Raymond Blanc, one of the UK's best-loved chefs, says Britain has lost both its connection with the land and any feeling for how food is grown. And the Frenchman is urging us to return to traditional methods of producing food.
Blanc, a self-taught, Michelin-starred chef is launching the Royal Horticultural Society's "Edible Britain" campaign tomorrow, in which the RHS calls on the nation to provide communities with fresh, seasonal produce.
"People have lost completely their connection with the earth, their sense of place, how food is grown, the variety and seasonality," said Blanc, 63, yesterday. "It's about reconnecting with your land – you help the farmer keep his job and keep our little villages alive. So, as consumers, we can really help to revive, and connect with, the craft of growing food. I think British people have made the mistake of becoming a big factory for many, many years," he said.
Blanc, whose Le Manoir aux Quat' Saisons, in Oxfordshire, has retained two Michelin stars for almost three decades, said that despite the organic movement in recent years, more was needed to reconnect people with the land and help them understand where our food comes from – especially in light of last month's horsemeat scandal.
Despite such incidents, he believes attitudes have been changing over recent years.
"British people now want knowledge, and the consumer is much more ethical. We had no clue where our food came from – of course, which is why we ended up with horse in our burgers for the past 40 years, and no traceability, and full of chemicals.
"We are looking at food in a different way, which is very exciting. We want to know how and where it comes from, how and where it's grown. Soon we are going to reconnect with our local agriculture."
As he launches the campaign – part of the RHS's Britain in Bloom movement – Blanc will teach children from an inner-city London estate the benefits of growing their own vegetables by helping them plant raised beds. There are some 3,300 "bloom groups" in the UK – volunteers who look after nearly 80 square miles of British outdoor space, many of which grow food.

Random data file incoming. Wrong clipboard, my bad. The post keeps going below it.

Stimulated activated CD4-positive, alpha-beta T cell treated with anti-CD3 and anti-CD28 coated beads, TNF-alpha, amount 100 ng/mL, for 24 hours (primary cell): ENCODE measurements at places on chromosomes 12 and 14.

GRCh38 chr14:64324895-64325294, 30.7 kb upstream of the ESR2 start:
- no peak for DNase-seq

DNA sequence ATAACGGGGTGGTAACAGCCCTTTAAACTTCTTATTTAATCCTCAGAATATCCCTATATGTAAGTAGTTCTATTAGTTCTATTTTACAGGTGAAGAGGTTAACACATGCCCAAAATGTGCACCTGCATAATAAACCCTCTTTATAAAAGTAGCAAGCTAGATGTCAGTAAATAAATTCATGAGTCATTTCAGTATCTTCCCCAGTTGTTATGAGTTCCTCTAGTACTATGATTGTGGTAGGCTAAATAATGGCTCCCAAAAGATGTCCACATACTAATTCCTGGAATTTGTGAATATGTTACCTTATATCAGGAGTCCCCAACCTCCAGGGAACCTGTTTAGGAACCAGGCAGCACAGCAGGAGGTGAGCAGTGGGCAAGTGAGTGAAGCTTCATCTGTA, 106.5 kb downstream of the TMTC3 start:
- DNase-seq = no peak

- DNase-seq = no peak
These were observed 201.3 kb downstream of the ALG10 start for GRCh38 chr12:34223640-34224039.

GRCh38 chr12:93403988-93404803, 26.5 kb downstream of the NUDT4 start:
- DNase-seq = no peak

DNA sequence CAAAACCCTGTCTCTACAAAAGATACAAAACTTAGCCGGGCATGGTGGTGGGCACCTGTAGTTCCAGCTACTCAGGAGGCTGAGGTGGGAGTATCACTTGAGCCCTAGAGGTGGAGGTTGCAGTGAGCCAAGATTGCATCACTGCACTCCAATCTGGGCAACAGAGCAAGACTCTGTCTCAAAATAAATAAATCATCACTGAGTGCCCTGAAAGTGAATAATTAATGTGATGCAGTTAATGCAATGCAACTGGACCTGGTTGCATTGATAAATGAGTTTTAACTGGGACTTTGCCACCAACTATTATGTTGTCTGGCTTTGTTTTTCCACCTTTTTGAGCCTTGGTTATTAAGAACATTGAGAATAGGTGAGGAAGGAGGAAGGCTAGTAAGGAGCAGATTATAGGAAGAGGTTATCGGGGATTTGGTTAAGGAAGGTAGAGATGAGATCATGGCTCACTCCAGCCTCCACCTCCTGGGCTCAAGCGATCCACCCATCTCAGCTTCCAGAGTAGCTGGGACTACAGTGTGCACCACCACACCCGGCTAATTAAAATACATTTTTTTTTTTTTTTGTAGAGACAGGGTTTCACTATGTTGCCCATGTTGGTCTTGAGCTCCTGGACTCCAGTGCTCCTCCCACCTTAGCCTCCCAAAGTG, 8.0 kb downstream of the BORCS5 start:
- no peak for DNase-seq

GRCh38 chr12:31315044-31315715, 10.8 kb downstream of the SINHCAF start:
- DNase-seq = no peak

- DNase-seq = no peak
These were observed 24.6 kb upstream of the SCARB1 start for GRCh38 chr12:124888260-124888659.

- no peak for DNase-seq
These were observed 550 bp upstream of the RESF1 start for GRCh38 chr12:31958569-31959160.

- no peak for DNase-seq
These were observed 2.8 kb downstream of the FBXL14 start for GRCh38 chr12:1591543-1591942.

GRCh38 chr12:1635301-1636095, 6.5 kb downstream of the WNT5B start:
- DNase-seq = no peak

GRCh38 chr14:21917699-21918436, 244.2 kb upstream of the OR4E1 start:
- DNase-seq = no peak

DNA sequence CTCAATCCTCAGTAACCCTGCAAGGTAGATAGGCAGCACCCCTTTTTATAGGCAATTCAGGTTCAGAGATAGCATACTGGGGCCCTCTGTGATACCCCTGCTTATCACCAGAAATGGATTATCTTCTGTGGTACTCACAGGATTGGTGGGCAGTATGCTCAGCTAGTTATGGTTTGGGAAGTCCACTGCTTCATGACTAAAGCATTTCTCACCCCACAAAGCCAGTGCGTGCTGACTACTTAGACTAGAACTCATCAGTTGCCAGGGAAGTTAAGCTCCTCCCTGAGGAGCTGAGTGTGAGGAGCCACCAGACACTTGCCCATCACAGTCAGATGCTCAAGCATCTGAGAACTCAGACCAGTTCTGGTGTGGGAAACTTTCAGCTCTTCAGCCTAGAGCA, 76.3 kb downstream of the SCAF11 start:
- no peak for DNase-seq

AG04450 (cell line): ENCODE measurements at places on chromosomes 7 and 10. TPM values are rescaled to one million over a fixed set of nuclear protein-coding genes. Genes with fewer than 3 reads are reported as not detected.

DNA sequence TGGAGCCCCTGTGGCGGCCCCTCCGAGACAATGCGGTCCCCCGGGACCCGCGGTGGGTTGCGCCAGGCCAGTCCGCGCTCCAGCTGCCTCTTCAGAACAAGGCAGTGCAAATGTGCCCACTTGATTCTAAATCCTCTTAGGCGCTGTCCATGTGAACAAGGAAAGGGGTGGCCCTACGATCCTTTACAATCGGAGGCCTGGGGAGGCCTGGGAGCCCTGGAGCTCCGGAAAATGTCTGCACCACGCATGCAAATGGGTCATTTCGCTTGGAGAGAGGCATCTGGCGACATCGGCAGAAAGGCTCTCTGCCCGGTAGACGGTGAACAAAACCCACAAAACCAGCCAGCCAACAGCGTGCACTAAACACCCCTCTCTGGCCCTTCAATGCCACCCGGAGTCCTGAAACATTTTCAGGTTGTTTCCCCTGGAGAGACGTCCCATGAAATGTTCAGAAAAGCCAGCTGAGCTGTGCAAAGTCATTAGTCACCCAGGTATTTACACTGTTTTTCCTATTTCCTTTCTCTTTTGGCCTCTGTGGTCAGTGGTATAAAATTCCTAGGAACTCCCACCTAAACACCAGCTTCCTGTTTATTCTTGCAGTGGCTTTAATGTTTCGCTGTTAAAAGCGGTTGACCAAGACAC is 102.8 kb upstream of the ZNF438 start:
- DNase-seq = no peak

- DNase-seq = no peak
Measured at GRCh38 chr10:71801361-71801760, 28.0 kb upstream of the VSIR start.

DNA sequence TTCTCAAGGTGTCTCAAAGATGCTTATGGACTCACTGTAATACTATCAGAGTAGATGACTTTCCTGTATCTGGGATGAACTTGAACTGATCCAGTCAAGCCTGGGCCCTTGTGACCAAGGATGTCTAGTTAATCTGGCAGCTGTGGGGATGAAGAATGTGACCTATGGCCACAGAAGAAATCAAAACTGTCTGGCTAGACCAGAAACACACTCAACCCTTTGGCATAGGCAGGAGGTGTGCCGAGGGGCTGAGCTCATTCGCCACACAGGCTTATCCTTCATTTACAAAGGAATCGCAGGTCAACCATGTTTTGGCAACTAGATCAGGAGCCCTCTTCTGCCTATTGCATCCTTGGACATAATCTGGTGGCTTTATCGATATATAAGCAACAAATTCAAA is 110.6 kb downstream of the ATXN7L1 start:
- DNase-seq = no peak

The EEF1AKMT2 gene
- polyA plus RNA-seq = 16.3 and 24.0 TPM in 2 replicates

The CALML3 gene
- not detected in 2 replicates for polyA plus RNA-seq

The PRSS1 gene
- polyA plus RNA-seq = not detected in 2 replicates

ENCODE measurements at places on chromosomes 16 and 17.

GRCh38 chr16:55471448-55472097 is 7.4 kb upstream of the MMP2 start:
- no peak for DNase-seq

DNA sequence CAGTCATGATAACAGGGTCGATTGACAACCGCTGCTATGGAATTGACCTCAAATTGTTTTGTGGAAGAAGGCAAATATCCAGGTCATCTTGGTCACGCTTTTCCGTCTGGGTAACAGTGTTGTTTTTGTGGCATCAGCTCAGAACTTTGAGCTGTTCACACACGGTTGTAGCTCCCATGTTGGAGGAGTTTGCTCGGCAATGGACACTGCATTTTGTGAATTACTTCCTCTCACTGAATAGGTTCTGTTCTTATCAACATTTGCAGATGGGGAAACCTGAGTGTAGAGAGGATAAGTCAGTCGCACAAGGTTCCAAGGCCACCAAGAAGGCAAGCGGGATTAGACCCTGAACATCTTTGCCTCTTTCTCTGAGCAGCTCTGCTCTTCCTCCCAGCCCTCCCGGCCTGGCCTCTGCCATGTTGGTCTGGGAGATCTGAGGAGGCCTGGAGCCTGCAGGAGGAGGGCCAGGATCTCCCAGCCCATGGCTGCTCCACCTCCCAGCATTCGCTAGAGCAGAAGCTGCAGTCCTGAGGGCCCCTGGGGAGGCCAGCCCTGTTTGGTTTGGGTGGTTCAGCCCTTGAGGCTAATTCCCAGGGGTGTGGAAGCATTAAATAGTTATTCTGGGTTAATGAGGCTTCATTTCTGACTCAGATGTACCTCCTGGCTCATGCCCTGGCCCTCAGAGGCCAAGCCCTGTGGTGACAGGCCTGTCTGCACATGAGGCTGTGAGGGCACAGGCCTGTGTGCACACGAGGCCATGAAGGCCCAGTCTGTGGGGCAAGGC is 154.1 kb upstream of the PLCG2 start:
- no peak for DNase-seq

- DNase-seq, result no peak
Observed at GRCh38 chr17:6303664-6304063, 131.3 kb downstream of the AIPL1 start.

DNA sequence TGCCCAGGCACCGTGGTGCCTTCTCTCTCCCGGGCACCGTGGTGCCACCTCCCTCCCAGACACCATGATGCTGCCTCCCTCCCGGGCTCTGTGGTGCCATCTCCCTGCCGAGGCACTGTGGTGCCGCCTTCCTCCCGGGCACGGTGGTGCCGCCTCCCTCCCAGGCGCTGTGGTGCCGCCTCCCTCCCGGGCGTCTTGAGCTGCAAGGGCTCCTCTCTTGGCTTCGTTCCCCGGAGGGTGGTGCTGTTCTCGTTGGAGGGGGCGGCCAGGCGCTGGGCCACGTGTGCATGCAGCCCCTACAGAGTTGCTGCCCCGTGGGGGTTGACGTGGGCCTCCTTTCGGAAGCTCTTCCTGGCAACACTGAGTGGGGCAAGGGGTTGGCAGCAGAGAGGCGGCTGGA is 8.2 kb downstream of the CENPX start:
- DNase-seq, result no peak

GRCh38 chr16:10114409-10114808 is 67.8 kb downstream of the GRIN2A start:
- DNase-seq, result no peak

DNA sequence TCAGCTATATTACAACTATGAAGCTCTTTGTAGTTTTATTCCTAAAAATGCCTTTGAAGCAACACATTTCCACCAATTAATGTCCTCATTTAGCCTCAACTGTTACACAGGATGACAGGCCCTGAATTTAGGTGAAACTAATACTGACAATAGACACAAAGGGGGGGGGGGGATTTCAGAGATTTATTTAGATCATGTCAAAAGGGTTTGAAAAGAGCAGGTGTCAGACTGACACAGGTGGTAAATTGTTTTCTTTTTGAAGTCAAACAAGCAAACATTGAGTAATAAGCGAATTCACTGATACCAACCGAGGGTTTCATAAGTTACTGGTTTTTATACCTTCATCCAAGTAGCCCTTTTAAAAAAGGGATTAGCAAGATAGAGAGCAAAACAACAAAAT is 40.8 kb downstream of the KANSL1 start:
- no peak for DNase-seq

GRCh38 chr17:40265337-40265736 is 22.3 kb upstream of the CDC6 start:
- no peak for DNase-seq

Blanc said it was the decades after the Second World War and the adoption of food-growing techniques from the US which created the most damage to the way we viewed our food production habits.
"The government after the Second World War took a decision to say the nation would never lack food. We will be self-sufficient. We looked across to America and saw the wonderful 'miracle' which America was producing, that with one acre of land, you could produce about four times more. We embraced that system and all the chemicals and the whole tool box of chemistry – and now we understand there's a cost to it. We lost a great deal."
As a boy, Blanc said he worked in his family kitchen garden, under the tutelage of his father. "My father had a big garden. I was a humble worker from the age of six. But I used to hate it because while my friends were playing football, I was in the garden."
First training as a waiter, he worked at a renowned restaurant in his home city of Besançon in France – but was later fired for daring to offer the head chef culinary advice. After moving to England in the early 1970s, Blanc first opened a restaurant in north Oxford by mortgaging his house and calling on help from friends. In 1983, he purchased a manor house in the Oxfordshire village of Great Milton and opened it as a country house hotel, known as Le Manior aux Quat' Saisons. He has also, in recent years, opened a chain of brasseries.
Raymond Blanc cookbooks – plus free seeds
The Independent on Sunday is giving away a pair of signed Raymond Blanc cookery books to five lucky readers. In order to win Raymond Blanc: A Taste of my Life and Kitchen Secrets, simply email: email@example.com by noon, Friday 19 April, 2013. Include your name, postal address, and a daytime telephone number. Please put "Edible Britain Competition" in the subject header of your email.
Alternatively, you can post your details to: "Edible Britain Competition", Independent on Sunday, 2 Derry Street, London, W8 5HF. The first five names drawn out of the hat will receive two signed copies and the next 10 names will receive a bumper pack of seeds – courtesy of the Royal Horticultural Society – each containing 15 packets, enough to grow an entire vegetable garden. Good luck!
For more information on Raymond Blanc visit: www.manoir.com
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